Written By: Amie Chapman
On Saturday May 15, 2021 at 8:50pm our dream to produce a litter of puppies to become service dog prospects came true, Pixie’s first puppy came into the world. Our journey to start this project started over 3 years ago after we donated 3 rescue puppies to Brigadoon Service Dogs. This sparked a desire to help more smaller service dog organizations by gifting puppies. But at the time we did not have the means to make it happen.
Poodles were never on my list of favorite breeds. It was never our intention to keep Pixie, let alone breed her, when we first started raising her. But funny thing, Pixie had other ideas on what her destiny was. First Pixie completely changed my mind on poodles, they are actually a really fun breed, and super smart. Second, Pixie made me more aware of my limitations, and was pretty adamant that she was supposed to stay with me.
I have always dreamed of having golden retriever puppies. I have always been drawn to goldens. But because of some of the amazing traits Pixie has, and the success of her entire litter, 7 of 9 doing service dog work, we decided to give this project a try with her.
The last two months have been like a whirlwind. Pixie was bred with a very handsome boy named Rio. We got a chance to get to know him over the holidays, he came and stayed with us for about three weeks. We were very impressed with his temperament and felt that he was a good match for Pixie. It didn’t hurt that Pixie absolutely adored him. Even before her heat cycle, she was extremely flirtatious with him.
Once the mating occurred it seemed a long 3 weeks before we could confirm the pregnancy via an ultrasound. Once the pregnancy was confirmed, Pixie went on maternity leave, and stopped doing any balance assistance work and momentum pull for me. I stopped taking her out in public as well as limiting her going to work with me since exposing her to sick and potentially contagious animals was not in her best interest. I missed having her with me and there were times that I had a chance to see what a difference she made for me, but I had to do what was best for her and her puppies.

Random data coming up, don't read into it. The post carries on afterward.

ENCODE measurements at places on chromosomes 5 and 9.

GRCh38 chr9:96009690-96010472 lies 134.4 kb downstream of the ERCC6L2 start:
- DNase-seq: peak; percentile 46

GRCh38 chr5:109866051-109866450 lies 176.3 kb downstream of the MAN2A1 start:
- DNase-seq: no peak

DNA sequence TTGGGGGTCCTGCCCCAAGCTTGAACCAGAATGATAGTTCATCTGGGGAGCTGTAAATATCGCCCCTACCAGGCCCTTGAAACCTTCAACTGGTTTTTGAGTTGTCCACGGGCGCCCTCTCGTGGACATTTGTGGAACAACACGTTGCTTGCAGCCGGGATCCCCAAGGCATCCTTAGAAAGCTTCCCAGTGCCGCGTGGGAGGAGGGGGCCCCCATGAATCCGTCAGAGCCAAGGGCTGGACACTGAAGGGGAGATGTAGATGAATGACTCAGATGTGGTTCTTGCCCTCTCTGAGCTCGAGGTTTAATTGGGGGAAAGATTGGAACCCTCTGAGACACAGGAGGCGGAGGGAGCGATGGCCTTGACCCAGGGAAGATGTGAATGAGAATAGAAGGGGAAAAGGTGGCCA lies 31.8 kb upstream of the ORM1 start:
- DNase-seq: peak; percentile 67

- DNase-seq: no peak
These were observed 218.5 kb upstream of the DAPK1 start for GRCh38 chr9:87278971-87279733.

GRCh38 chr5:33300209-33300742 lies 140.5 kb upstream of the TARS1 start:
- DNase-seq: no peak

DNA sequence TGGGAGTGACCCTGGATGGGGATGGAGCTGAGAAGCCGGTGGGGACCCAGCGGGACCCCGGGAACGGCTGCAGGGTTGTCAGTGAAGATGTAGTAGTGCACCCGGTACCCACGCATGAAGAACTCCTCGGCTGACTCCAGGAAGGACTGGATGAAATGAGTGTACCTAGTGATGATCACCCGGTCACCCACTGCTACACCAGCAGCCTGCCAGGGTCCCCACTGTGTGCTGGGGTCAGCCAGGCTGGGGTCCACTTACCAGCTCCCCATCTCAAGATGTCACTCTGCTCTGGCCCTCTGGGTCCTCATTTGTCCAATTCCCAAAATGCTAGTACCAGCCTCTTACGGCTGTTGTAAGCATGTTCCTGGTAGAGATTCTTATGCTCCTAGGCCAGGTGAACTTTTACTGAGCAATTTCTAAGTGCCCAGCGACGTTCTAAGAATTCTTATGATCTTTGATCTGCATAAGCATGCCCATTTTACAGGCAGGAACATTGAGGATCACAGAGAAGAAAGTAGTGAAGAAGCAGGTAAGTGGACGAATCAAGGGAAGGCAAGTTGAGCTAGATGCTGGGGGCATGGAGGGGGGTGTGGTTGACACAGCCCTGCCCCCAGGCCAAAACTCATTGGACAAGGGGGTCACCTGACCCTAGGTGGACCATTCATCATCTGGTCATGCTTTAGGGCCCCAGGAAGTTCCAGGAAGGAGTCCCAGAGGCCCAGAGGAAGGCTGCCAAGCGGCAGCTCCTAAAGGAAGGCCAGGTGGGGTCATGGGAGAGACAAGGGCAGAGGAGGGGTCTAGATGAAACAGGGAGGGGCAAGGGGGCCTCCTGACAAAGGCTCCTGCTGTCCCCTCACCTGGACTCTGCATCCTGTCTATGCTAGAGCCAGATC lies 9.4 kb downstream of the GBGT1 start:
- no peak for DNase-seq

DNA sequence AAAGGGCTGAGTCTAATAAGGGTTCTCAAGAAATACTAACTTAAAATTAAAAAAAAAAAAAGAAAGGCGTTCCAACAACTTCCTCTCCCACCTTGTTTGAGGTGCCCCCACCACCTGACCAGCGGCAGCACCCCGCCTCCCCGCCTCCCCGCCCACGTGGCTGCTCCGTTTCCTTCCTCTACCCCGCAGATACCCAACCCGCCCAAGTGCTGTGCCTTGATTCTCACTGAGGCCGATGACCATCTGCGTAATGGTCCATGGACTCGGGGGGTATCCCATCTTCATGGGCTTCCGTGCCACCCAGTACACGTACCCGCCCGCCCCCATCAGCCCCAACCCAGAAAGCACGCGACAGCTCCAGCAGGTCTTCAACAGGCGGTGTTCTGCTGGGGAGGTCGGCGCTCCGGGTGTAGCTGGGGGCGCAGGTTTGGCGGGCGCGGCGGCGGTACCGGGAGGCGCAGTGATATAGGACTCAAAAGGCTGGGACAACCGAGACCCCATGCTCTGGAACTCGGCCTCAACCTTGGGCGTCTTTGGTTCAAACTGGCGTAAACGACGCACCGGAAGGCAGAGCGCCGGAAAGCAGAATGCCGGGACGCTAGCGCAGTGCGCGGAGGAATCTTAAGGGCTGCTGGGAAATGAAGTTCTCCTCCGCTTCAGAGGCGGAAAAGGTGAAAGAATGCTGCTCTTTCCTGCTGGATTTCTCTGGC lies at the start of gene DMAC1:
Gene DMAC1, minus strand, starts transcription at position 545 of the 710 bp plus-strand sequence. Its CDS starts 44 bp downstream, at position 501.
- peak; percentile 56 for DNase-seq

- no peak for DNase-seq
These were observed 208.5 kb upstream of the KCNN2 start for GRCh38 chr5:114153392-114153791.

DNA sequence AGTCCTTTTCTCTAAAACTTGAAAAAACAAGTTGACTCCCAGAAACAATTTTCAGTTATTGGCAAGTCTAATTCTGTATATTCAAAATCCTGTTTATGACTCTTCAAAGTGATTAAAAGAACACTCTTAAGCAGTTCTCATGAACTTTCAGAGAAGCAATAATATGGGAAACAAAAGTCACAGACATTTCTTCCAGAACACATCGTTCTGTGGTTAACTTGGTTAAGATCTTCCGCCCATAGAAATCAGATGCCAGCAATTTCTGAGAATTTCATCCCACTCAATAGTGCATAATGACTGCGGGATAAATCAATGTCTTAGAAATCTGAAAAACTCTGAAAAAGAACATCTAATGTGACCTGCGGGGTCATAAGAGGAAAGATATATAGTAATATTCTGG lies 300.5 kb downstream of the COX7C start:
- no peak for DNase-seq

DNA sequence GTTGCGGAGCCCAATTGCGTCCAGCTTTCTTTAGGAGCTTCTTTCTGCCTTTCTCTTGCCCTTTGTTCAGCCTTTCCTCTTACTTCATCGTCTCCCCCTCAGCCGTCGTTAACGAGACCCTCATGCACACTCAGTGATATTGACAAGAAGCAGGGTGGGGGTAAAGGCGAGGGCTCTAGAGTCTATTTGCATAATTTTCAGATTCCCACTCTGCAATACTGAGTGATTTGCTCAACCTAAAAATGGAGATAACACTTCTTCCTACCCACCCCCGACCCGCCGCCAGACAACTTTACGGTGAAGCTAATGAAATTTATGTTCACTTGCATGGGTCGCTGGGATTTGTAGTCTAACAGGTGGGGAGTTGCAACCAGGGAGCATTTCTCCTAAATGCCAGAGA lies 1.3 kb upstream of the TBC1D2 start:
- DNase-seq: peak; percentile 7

We also began prepping the house for the arrival of puppies. We cleared out the same room we used for Pixie’s litter, and got the whelping box set up. Over the following weeks we spent time with Pixie in the whelping room to get her comfortable with being in the box so it would hopefully be an easier transition for her.
Pixie is a very social dog with us and the other 3 dogs we have in our house. We had no idea how she would adjust to being separated from them once she had the puppies. This is why we spent extra time getting her used to being in the room. At first we let the other dogs in the room with us, but it was actually Pixie who told us, and them… that this was her whelping box. She got a little testy and protective if the other dogs got into the box with us. I took that as a good sign that she was ready to have these puppies.
Pixie’s pregnancy went really well with exception of some morning sickness, and food aversions. A couple of weeks into her pregnancy she stopped eating her normal food. She just didn’t want it. Especially in the mornings. She did vomit a few times early in the morning as well. We tried all different types of foods to see what Pixie wanted. Each day was different. Things she would eat one day, she wouldn’t eat the next. It wasn’t always easy getting her to eat, but understanding that some foods seemed to make her nauseous on different days helped us help her. She was hungry, just not for certain foods. We would offer her small amounts of different foods. What she turned her head away from we removed, and what she took… we offered her more of. We weighed her every week to make sure she was gaining an appropriate amount of weight, and also measured her belly to see how much she grew.
Pixie went into labor on her exact due date. From the time we could visibly see a little push from her, it was only about an hour until the first baby was born. Pixie was very confused about what was happening to her. The first puppy was born and she sorta ran from it in a panic. I had to be the one to remove the sac from around the puppy, dry it off and tie off the umbilical cord. We tried to reassure her, and show the puppy to her, but she wasn’t very into it. After the second and third puppy arrived, it was a repeat of the first. She was very unsure of what to do, so we helped her again. We again tried to show her the puppy and told her it was her baby. Her response was to pick up her favorite pink stuffed poodle toy and bring it to us, almost to say…no this is my baby. I have no idea what that thing is!